The Windows Operating System is a massive money-earner for Microsoft; together with Microsoft Office, the software earns a huge portion of the total revenues for Microsoft. However, it has been 2 decades now since Microsoft rolled out the Windows brand and took a commanding share of the computer desktop software market. Users are slowly getting tired of this brand name, and seeking a cooler alternative, are latching onto the Mac platform in bigger numbers (they have not moved on in very high figures, but even a percentage decrease in Windows sales would be worrying for Microsoft). Another section of users have got introduced to the Mac through the Mac option of being able to load both the Mac and Windows on the same Mac machine; and there would be a number of such users who would find the Mac software more compelling (and of course, there are a number of Ads that show Mac users as cool, while Windows users are shown as nerdy). So what does Microsoft do ? It recruits Seinfeld to star in some ads designed to bring a cool look to the Windows platform:
Microsoft Corp., weary of being cast as a stodgy oldster by Apple Inc.'s advertising, is turning for help to Jerry Seinfeld. The software giant's new $300 million advertising campaign, devised by a newly hired ad agency, has been closely guarded. But Seinfeld will be one of the key celebrity pitchmen, say people close to the situation. He will appear with Microsoft Chairman Bill Gates in ads and receive about $10 million for the work, they say.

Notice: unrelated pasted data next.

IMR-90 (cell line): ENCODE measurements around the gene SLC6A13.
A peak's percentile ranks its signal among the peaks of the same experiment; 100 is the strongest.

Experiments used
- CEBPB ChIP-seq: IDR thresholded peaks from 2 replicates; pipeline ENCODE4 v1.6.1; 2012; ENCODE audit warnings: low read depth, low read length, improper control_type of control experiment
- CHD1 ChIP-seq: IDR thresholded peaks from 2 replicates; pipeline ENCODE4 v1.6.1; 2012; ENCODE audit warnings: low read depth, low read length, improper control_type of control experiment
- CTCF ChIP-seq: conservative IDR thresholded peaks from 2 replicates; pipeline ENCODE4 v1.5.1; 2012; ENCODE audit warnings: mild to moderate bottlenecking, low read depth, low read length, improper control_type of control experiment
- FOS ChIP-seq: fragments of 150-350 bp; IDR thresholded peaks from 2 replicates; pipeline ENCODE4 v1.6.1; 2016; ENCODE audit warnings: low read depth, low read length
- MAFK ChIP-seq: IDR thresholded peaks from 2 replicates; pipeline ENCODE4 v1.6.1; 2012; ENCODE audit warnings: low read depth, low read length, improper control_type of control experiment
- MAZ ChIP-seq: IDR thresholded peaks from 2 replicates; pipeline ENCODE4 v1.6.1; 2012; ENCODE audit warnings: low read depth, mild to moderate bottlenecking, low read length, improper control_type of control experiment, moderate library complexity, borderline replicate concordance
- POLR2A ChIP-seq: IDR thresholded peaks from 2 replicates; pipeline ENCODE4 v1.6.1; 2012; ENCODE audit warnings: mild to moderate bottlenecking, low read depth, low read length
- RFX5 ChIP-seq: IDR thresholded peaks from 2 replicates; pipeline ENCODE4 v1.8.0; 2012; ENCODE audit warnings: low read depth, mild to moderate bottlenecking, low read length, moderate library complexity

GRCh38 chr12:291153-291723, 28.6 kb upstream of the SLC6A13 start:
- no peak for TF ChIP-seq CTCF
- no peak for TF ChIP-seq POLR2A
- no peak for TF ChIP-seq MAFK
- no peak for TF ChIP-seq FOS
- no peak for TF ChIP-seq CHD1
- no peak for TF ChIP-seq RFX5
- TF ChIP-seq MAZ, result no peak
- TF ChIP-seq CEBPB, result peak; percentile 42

The attempted image overhaul comes as Microsoft executives privately acknowledge that Windows - the company's most important brand - has grown stale and has been battered by Apple's “Mac vs. PC” ads. Microsoft's immediate goal is to reverse the negative public perception of Windows Vista, the latest version of the company's personal-computer operating system.
The company must be really worried. Normally, the Mac has always been derided by Microsoft, and not worthy of attention; so the campaign to hire a popular comedian (even though his shows stopped production in 1998) along with a new Ad agency smacks of an effort to try and get back some freshness, some new enthusiasm among its market base.